ACLJ: Last week, the Supreme Court agreed to hear two critical cases involving conscience rights and the Abortion-Pill Mandate: Little Sisters of the Poor v. Pennsylvania and Trump v. Pennsylvania. The Court will now decide, once and for all, whether employers, such as the Little Sisters of the Poor, can be fully exempt from having to comply with the Mandate.
When the Obama Administration first imposed a requirement on employers to include abortifacient drugs in their employee health plans—even if the employer objected to doing so on conscientious grounds—it set off one of the largest battles for religious freedom ever to be waged in the courts.
The ACLJ alone successfully represented a total of thirty-two individuals and for-profit corporations in seven different legal actions challenging the Abortion-Pill Mandate. In fact, the ACLJ filed the first lawsuit against the Mandate in federal court on behalf of a for-profit employer.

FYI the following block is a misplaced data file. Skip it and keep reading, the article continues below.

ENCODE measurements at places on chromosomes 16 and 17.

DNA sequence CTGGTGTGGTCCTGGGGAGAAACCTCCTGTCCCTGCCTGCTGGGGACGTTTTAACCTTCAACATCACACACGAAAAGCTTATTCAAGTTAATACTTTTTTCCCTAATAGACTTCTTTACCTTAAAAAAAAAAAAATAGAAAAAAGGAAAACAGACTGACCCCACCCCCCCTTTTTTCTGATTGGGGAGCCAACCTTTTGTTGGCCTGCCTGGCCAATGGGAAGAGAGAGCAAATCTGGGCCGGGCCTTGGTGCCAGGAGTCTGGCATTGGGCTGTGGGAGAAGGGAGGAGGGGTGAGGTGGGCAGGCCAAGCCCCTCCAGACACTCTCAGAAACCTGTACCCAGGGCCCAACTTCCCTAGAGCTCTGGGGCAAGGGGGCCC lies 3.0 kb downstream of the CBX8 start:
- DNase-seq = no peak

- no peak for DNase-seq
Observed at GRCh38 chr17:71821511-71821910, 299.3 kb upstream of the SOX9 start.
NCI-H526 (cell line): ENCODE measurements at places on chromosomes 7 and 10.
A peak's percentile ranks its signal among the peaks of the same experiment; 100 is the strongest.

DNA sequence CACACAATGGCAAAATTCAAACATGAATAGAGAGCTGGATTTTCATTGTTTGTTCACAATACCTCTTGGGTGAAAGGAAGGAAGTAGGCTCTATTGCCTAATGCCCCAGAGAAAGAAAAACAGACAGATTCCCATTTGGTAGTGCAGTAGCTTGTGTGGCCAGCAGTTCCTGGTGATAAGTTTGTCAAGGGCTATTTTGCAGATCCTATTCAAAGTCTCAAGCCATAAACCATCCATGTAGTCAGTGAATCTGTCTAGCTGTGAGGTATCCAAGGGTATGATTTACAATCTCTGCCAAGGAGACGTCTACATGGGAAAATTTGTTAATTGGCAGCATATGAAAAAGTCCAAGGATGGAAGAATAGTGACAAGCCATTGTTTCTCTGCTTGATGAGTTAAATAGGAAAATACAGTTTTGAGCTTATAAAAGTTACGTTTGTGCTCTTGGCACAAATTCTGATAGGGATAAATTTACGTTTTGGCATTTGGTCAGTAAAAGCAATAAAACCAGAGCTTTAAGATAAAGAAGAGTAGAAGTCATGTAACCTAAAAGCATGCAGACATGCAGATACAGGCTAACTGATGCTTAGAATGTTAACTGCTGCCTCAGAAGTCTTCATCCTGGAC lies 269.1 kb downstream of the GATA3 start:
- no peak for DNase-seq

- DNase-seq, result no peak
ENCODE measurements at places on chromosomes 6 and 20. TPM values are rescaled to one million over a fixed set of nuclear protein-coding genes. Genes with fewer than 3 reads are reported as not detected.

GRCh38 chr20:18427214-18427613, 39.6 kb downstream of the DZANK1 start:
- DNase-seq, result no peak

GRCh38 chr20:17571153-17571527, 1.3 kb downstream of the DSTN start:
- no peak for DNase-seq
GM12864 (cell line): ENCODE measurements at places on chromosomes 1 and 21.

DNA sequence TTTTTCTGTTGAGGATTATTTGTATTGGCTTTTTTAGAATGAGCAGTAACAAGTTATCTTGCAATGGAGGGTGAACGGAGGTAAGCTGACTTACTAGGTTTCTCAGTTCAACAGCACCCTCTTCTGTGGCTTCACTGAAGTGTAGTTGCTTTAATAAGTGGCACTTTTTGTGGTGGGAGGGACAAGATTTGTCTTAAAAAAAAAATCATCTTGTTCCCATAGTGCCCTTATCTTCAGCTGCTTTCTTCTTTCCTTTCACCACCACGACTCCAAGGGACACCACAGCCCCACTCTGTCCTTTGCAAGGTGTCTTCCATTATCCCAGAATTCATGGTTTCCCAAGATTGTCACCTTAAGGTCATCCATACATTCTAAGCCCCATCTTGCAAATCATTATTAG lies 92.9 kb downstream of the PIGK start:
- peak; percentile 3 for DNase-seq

Despite the Supreme Court’s decision in Burwell v. Hobby Lobby, holding that the Mandate substantially burdened the religious exercise of certain for-profit employers, the Obama Administration did not back down. It concocted an arrangement where employers who objected to the Mandate could participate in a so-called “accommodation” process that would force the employer’s insurance carrier to pay for the objectionable drugs and services. In other words, the federal government would hijack the employer’s insurance plan to see to it that abortion-inducing drugs were made freely available to the objecting employer’s employees. read more